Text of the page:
Though your project office may be skilled at developing workable contingency plans, there are a few steps many teams still overlook. If you want to raise your game—and boost your Project Team’s ability to achieve the best results—consider adding these contingency planning strategies to your tool box.
Determine the factors that will trigger each contingency plan.
Don’t waste time debating within the team whether or not the environment is right to fall back on a contingency plan. Instead, call out those scenarios in advance so the team can quickly spot them and continue moving the project forward. Receiving notification that a critical piece of equipment is delayed or that market conditions have changed are common triggers for contingency plan activation, but each project will have a unique set of factors.
Set a clear timeframe for implementation.
If contingency plans share an Achilles heel, it’s that project teams delay their implementation too long. Waiting to make the call only leaves the team scrambling to catch up under conditions that could already be very challenging. Instead, identify the go/no-go decision on activating a contingency plan as a firm date within the project schedule. The team can then shift gears and still have time to complete the tasks in their assigned area per the plan.
Designate who will make the decision to activate a contingency plan.
This strategy isn’t designed to limit who can give the official signal to implement contingent activities. Rather, it avoids the situation where no one thinks it’s their call to make, thus delaying the implementation and setting off confusion within the team. By identifying one person, or even a small group of people, to make the formal decision and announce the contingency plan’s activation, you can be sure that everyone is on the same page and the team will be able to adjust their efforts without disruption.
Proactively assign tasks to specific people in the team.
With everything the project team needs to accomplish, it can be tempting to put together a bare framework for the various contingency plans, leaving some details undefined such as who will be responsible for the tasks that may be added to the project sequence. Don’t throw workflows into disarray as team members try to accommodate unexpected tasks. Instead, let everyone know during the planning phase which contingent activities they may be called to execute.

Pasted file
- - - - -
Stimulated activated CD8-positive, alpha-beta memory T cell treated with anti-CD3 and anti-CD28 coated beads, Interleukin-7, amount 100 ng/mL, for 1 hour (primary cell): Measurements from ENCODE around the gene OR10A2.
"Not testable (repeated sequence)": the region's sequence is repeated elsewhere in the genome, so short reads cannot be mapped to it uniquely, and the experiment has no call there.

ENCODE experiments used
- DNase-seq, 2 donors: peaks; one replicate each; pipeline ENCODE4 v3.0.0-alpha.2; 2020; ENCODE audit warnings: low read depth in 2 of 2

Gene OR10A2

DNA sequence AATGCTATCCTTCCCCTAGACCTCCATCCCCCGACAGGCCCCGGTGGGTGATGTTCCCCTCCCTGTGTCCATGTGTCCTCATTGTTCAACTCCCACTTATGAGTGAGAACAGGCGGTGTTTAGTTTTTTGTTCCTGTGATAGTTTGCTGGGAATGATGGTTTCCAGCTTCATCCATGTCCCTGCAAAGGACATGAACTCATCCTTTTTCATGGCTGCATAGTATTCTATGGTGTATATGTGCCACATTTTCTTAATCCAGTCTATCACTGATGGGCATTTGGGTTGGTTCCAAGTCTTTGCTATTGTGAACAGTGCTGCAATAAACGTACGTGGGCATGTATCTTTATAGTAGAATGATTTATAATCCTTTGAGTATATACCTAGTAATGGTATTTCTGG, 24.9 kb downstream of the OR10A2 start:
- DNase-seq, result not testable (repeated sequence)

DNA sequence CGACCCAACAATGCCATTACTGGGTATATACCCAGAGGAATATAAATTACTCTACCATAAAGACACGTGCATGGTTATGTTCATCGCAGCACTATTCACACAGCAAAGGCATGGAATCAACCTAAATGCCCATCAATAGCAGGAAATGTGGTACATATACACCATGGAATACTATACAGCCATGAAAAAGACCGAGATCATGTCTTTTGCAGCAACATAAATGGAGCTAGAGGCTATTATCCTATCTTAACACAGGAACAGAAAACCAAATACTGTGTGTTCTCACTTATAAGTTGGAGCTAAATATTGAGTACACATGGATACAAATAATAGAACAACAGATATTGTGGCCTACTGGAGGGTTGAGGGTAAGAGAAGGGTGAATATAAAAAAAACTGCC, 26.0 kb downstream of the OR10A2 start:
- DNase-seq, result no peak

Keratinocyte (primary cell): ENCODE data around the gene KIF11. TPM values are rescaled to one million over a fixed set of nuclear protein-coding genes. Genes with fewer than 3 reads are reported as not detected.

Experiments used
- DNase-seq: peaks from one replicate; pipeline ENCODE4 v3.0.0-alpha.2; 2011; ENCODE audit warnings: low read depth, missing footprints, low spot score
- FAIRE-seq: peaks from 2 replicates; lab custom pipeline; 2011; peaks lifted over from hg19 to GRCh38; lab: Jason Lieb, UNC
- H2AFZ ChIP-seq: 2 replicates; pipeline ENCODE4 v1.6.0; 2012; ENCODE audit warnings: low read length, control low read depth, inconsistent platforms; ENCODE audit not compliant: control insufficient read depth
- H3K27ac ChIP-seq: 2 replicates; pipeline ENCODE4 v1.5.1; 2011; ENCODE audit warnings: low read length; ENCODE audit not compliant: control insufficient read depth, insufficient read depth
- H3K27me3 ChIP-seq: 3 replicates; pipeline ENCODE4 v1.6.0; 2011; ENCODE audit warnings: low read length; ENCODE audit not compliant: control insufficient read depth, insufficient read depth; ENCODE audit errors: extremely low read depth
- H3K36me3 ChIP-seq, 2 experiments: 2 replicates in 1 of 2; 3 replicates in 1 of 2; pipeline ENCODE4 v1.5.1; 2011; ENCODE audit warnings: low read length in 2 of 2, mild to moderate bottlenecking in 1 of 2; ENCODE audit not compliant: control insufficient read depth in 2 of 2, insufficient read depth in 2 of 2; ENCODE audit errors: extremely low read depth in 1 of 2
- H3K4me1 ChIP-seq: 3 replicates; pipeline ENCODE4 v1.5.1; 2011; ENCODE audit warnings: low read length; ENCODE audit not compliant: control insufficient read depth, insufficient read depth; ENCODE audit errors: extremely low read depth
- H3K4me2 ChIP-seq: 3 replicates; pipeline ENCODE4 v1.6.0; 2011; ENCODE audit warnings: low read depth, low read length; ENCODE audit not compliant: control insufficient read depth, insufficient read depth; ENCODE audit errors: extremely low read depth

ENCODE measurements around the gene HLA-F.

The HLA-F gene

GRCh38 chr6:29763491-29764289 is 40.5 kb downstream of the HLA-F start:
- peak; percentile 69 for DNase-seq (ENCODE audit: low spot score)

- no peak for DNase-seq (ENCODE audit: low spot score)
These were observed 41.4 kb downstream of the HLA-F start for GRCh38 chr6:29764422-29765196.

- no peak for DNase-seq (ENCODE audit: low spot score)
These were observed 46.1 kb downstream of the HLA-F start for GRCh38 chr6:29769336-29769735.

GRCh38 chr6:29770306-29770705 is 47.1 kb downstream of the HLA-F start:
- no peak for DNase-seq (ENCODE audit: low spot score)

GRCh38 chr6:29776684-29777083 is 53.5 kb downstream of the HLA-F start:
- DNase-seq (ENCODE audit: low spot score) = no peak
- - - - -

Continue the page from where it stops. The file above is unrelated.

Identify resource disparities.
There’s a good chance the original project plan’s resource requirements aren’t the same as those in any contingency scenarios—different materials, different labor levels, or other modifications. Rather than be caught by surprise by the changes, take the time during the planning phase to earmark what will be required in each contingency plan. This avoids the problem of having a workable path to move forward but not enough resources to execute the necessary activities.
Know who needs to be in the loop.
Early in the planning stages, during the development of each contingency plan, it’s prudent to create a list of everyone who should be notified if that plan is activated. Will the legal team need to review a new contract or modify an existing agreement? Will the accounting group need to issue new budget codes before purchases can be made under the contingency plan? Is a new vendor coming on board who will need credentials to access facilities or systems? Having a list ready to go of every internal and external partner who must take action in the event a contingency plan goes live will save the team valuable time in bringing stakeholders up to speed and keeping the project schedule on track.